The recall provision has been used by  political parties represented in Parliament during the past 7 years since the new Constitution was enacted. Its application was challenged in most cases up to the Constitutional court. The Americans seem to forget that Zimbabwe has its own laws and respects the rule of law. If the law seems to be against the opposition the Americans implores Zimbabwean government to disregard the law in order to protect the opposition. The opposition has exhibited a very disunited and great in efficiency in running a political party.

In case the Americans did not know, the Recalling clause has also generated litigation which has reached the Constitutional Court. In light of current ructions concerning the opposition, the issue of recall is, once again, exercising several minds both within and outside the concerned parties. This is another area where there is a violent collision between law and politics.  The Americans have shown a very embarrassing bias towards the opposition. For the whole country like a america to spring into action only to save an opposition leader smells very bad.  The most puzzling thing is that the Americans only raised dust when their puppet Tendai Biti was chopped from the parliament by his own party.
The aAmericans and those who supported the forgot o examine the law on the recall provision. They are supposed to understand the rationale behind the provision.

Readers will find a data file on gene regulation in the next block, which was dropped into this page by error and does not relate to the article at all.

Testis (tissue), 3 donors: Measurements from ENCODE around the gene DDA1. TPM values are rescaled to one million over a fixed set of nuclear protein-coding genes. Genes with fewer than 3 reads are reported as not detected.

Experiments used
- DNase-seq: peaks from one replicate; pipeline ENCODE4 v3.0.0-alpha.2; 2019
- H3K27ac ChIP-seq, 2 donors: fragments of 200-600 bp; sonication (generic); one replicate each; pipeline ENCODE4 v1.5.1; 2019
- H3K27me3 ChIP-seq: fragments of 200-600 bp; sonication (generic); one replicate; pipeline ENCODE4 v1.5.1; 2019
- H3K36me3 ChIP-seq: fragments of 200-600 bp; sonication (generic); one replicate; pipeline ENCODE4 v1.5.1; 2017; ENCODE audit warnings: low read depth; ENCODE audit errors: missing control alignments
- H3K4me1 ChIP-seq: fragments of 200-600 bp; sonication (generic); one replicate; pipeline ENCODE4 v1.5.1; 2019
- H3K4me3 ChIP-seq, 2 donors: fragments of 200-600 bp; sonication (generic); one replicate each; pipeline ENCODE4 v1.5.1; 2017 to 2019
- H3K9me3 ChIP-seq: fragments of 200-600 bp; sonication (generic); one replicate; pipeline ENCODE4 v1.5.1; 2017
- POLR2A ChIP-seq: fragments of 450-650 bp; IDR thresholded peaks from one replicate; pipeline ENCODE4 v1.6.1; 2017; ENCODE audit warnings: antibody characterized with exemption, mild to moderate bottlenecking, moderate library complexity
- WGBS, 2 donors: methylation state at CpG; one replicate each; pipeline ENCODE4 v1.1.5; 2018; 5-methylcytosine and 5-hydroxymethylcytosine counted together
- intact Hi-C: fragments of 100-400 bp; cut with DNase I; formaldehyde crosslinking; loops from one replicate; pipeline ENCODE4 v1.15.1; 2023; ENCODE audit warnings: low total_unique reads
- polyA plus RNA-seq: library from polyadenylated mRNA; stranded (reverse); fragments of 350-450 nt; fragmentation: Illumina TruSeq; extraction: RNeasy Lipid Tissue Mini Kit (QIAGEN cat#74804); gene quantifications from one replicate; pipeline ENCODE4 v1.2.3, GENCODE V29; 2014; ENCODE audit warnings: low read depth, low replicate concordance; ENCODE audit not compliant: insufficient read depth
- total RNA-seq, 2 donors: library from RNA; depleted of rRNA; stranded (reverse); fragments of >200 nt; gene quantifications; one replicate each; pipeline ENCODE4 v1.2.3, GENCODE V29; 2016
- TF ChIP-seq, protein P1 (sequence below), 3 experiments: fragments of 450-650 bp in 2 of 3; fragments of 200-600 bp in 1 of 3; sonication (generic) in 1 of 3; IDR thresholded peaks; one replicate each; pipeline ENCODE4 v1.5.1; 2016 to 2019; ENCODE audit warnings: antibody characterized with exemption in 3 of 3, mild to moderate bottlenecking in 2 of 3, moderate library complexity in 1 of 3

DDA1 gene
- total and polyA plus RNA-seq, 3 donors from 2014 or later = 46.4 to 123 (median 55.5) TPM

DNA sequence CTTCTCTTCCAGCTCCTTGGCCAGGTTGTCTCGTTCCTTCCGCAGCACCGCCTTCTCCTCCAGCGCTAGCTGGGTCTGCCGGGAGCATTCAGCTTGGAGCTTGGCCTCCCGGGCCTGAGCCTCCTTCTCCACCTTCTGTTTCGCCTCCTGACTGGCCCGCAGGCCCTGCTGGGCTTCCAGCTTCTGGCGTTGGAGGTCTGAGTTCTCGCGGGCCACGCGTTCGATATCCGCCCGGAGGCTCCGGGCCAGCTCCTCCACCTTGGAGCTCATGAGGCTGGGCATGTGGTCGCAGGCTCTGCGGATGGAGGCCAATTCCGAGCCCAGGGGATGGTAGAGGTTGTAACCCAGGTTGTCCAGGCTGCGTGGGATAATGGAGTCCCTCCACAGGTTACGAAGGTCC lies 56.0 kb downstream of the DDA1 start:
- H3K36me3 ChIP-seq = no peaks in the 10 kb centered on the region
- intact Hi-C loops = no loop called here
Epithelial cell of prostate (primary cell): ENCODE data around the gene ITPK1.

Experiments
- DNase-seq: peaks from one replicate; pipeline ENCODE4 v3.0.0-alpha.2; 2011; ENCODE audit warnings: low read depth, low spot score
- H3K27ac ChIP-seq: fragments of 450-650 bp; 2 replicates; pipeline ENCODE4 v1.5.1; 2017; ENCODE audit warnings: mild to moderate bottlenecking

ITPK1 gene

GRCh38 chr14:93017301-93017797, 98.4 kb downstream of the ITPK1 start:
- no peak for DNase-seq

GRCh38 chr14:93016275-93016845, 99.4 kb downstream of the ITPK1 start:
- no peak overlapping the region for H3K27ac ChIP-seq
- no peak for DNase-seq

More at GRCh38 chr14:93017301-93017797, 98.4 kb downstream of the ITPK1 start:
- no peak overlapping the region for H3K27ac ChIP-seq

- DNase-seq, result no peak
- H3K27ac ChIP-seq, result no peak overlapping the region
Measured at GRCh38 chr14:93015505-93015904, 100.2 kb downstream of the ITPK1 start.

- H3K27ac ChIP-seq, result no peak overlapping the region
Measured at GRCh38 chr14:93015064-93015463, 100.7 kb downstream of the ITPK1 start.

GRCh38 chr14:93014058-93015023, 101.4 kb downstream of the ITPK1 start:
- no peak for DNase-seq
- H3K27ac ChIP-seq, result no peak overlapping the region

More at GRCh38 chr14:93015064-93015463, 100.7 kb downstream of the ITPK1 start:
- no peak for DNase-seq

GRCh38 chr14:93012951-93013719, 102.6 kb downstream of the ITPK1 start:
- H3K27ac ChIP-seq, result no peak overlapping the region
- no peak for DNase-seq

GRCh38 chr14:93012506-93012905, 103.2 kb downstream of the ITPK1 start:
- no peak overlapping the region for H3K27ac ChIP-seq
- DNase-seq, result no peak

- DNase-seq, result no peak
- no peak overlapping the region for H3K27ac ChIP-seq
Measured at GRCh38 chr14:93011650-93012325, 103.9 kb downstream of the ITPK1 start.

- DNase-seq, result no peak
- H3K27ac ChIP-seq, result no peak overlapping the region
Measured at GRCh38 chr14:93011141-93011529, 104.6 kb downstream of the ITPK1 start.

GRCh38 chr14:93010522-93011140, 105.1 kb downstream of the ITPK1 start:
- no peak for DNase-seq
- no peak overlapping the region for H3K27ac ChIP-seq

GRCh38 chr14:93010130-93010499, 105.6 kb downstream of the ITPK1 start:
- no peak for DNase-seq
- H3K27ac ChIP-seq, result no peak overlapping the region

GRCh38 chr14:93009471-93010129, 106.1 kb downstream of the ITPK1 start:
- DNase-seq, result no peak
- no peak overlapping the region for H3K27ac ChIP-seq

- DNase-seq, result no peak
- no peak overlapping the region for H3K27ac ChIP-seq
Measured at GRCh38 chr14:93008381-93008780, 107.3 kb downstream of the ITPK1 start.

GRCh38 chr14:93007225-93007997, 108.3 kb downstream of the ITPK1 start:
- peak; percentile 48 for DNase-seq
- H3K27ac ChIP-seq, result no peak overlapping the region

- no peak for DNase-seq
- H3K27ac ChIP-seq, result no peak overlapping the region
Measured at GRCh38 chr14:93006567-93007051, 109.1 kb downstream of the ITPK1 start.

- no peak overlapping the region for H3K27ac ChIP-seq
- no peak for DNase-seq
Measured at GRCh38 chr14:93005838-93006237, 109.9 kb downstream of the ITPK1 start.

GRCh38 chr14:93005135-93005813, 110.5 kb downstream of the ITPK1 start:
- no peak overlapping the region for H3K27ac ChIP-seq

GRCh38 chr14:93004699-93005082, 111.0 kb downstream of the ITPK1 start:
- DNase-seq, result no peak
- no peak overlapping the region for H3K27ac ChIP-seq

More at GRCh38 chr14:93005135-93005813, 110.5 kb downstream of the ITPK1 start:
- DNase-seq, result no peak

Former chief Advisor to Tsvangirai Professor Magaisa examined three decisions of the Constitutional Court concerning the use of the recall provision, explaining the judicial interpretation of the provision and highlighting the dark spots that still need illumination, particularly concerning the role of the Speaker of the National Assembly and the President of the Senate.
These three cases are Madzimure and others v Speaker of Parliament and others (2015); Mutasa and another v Speaker of Parliament and others (2015) and Khupe and another v Speaker of Parliament and others (2019)

Before we look in the cases above as analysed by Magaisa without buying into his bias let us all understand the true constitutional wording of the provision in question.
The exact wording of the recall provision is as follows:
"129 Tenure of seat of Member of Parliament
(1) The seat of a Member of Parliament becomes vacant ...
(k) if the Member has ceased to belong to the political party of which he or she was a member when elected to Parliament and the political party concerned, by written notice to the Speaker or the President of the Senate, as the case may be, has declared that the Member has ceased to belong to it."
There are two critical elements in this provision:  Magaisa mentions.

 - "The MP must have ceased to belong to the political party of which he was a member when he was elected to Parliament.
 - The political party must send a written notice to the Speaker or the President of the Senate declaring that the MP has ceased to belong to it.  
So in all the recalls done the requirements of this provision were followed to the letter. What angers every thinking Zimbabwean except is that America urges Zimbabwe to break the law in order to protect Biti. This exposes the American plot to plant Biti at the state house some day. This confirms our fears all along that Tendai Biti is an American spy who has been planted to distant lies the country.

The USA was dribbled by the law  and they woke up with an egg shell in their dirty hands. This explains why the country broke all diplomatic rules and issue a statement which clearly interferes with Zimbabwe's internal issues. The bullish system by the Americans is deeply depressing and flabbergasting. Indeed America is disturbed by having their preference leader to be kicked in the ground by his own party.